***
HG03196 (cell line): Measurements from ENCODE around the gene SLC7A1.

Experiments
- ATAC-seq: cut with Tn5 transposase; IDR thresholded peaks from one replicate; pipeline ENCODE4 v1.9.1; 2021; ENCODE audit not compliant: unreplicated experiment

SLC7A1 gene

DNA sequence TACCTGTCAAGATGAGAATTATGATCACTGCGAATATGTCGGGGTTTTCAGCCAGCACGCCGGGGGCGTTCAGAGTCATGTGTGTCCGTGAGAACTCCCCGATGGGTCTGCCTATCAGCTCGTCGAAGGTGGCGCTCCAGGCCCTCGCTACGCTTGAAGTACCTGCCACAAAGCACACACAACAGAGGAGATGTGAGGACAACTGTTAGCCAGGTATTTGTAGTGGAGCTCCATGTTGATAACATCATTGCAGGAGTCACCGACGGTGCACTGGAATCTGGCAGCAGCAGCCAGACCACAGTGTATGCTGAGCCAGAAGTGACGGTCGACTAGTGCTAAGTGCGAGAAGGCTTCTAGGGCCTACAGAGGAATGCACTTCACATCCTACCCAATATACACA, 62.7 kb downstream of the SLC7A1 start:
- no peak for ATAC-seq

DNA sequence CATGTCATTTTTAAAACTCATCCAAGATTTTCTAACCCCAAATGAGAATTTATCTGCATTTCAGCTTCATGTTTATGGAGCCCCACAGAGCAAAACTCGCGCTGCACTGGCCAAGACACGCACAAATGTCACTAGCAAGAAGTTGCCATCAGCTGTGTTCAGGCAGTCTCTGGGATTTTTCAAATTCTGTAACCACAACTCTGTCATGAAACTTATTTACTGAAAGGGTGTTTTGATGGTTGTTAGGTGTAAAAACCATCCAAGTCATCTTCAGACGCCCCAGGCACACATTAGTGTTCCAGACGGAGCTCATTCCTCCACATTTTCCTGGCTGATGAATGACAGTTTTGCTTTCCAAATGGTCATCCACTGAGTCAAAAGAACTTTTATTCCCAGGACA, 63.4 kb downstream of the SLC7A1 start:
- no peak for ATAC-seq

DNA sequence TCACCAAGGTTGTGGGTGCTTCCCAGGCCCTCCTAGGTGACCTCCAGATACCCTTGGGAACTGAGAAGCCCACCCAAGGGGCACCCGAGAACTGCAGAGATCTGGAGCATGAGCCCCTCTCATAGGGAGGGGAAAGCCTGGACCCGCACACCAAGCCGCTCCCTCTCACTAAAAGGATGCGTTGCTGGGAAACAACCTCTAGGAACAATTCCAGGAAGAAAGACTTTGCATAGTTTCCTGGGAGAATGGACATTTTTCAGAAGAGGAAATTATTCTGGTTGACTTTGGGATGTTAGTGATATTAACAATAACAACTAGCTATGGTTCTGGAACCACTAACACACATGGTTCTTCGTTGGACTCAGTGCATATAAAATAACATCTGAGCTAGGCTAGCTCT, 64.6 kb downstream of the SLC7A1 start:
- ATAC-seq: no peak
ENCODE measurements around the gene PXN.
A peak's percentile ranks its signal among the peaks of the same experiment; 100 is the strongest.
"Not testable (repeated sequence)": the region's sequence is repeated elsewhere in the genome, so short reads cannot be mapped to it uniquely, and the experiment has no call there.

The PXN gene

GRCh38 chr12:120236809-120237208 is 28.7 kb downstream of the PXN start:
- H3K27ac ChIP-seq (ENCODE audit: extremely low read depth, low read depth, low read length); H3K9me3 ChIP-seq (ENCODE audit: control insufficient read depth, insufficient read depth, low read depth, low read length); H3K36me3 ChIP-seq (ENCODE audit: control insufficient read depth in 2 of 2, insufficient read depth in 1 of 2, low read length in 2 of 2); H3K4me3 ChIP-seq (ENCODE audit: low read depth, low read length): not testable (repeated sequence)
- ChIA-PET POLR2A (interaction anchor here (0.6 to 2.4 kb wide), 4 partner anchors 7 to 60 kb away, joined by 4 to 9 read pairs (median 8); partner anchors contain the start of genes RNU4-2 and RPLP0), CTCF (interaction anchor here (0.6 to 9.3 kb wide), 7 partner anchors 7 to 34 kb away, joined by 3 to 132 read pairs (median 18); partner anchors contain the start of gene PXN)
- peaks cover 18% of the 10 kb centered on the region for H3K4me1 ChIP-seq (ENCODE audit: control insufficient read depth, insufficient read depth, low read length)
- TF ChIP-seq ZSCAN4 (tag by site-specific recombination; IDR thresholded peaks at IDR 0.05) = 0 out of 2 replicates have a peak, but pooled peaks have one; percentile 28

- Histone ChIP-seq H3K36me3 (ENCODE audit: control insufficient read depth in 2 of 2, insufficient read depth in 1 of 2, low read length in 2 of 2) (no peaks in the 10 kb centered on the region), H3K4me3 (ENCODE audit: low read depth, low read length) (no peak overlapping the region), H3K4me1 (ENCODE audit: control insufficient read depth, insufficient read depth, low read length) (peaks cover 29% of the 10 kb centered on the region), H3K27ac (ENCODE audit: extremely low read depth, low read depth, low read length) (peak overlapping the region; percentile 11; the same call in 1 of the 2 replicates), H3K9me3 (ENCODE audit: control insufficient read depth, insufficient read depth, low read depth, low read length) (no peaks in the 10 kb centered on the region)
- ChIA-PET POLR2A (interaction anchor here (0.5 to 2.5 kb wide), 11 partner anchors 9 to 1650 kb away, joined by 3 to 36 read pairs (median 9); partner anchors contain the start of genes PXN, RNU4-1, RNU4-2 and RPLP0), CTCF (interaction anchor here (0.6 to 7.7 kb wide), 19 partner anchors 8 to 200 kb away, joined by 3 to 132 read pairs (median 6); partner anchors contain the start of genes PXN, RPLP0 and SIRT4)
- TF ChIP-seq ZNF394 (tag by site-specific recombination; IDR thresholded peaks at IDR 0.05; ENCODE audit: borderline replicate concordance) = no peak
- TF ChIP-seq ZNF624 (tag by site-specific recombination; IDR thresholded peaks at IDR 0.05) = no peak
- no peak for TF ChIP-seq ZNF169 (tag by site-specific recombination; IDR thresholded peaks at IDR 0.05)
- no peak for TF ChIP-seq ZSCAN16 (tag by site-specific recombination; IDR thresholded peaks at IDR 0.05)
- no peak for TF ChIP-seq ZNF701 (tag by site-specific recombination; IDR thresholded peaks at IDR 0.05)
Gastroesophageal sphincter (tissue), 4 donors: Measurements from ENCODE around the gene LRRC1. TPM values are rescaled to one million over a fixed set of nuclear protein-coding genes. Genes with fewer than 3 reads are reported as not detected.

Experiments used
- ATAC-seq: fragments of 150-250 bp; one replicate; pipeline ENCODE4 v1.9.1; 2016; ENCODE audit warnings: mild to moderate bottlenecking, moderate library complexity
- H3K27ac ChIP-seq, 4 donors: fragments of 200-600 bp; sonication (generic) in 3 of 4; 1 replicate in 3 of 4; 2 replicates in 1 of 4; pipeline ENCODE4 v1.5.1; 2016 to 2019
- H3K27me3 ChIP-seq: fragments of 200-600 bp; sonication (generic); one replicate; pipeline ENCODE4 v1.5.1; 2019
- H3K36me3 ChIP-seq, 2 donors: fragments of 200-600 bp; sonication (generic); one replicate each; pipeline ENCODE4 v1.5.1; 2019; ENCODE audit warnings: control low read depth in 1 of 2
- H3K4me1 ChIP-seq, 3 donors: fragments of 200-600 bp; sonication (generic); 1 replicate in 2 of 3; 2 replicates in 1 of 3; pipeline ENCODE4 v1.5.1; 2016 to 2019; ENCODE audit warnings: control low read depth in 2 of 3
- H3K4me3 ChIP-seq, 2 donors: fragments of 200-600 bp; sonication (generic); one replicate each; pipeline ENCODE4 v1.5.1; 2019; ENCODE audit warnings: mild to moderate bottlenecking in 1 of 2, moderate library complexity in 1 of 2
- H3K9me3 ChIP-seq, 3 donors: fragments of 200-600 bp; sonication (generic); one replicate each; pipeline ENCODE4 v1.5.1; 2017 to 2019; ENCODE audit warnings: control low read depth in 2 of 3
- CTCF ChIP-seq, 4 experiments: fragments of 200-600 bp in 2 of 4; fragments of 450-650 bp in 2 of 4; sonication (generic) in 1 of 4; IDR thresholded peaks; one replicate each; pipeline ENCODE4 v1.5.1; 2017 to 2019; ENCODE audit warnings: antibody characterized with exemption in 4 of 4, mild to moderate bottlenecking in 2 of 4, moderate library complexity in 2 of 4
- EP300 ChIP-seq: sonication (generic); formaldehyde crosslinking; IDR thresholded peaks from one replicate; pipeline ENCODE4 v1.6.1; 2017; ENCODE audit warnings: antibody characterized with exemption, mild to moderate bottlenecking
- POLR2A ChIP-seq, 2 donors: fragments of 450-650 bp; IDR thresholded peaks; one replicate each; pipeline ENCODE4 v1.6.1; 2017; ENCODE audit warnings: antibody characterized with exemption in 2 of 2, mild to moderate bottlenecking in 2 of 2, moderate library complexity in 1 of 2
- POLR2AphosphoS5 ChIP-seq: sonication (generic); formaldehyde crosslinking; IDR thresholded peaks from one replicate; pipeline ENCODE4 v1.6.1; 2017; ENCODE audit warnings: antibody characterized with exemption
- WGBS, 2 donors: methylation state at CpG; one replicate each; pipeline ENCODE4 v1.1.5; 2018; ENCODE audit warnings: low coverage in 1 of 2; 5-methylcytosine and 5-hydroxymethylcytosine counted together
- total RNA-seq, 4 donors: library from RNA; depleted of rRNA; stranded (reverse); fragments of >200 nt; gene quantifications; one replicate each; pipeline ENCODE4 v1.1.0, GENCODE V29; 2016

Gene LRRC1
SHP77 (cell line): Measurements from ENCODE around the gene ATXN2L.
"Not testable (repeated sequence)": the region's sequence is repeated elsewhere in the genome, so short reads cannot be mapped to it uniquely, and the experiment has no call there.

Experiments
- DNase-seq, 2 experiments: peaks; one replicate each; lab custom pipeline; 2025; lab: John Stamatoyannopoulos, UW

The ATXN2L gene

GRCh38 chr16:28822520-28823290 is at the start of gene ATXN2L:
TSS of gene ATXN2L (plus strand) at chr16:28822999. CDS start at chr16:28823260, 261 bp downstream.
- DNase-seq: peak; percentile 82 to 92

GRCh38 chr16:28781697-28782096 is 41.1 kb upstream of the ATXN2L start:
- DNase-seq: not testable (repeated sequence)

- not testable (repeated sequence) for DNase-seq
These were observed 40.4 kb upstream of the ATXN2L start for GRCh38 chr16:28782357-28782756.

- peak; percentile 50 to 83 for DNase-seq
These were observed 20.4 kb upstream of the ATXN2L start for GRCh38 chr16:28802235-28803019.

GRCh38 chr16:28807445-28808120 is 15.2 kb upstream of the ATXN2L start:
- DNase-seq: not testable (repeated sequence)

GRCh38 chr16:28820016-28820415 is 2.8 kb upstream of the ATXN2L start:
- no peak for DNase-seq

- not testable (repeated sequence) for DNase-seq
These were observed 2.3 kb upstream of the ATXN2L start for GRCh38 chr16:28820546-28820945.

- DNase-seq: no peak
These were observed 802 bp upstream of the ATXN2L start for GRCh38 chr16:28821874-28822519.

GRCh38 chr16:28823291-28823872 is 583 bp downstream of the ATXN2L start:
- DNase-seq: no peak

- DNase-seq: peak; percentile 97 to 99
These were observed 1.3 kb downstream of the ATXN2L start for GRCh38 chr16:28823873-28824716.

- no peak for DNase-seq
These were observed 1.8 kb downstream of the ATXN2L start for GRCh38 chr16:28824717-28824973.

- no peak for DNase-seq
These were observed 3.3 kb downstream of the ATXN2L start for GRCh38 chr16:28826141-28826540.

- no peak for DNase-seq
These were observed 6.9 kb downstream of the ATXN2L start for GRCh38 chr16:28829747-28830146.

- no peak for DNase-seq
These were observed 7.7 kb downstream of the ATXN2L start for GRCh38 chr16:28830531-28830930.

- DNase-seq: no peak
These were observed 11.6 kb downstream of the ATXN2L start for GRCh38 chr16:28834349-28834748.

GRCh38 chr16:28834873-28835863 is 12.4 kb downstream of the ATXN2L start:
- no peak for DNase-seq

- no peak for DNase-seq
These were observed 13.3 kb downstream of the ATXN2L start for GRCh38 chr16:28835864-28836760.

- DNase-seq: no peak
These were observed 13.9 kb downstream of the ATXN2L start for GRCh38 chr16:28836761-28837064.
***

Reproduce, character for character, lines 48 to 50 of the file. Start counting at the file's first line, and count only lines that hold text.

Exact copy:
GRCh38 chr16:28822520-28823290 is at the start of gene ATXN2L:
TSS of gene ATXN2L (plus strand) at chr16:28822999. CDS start at chr16:28823260, 261 bp downstream.
- DNase-seq: peak; percentile 82 to 92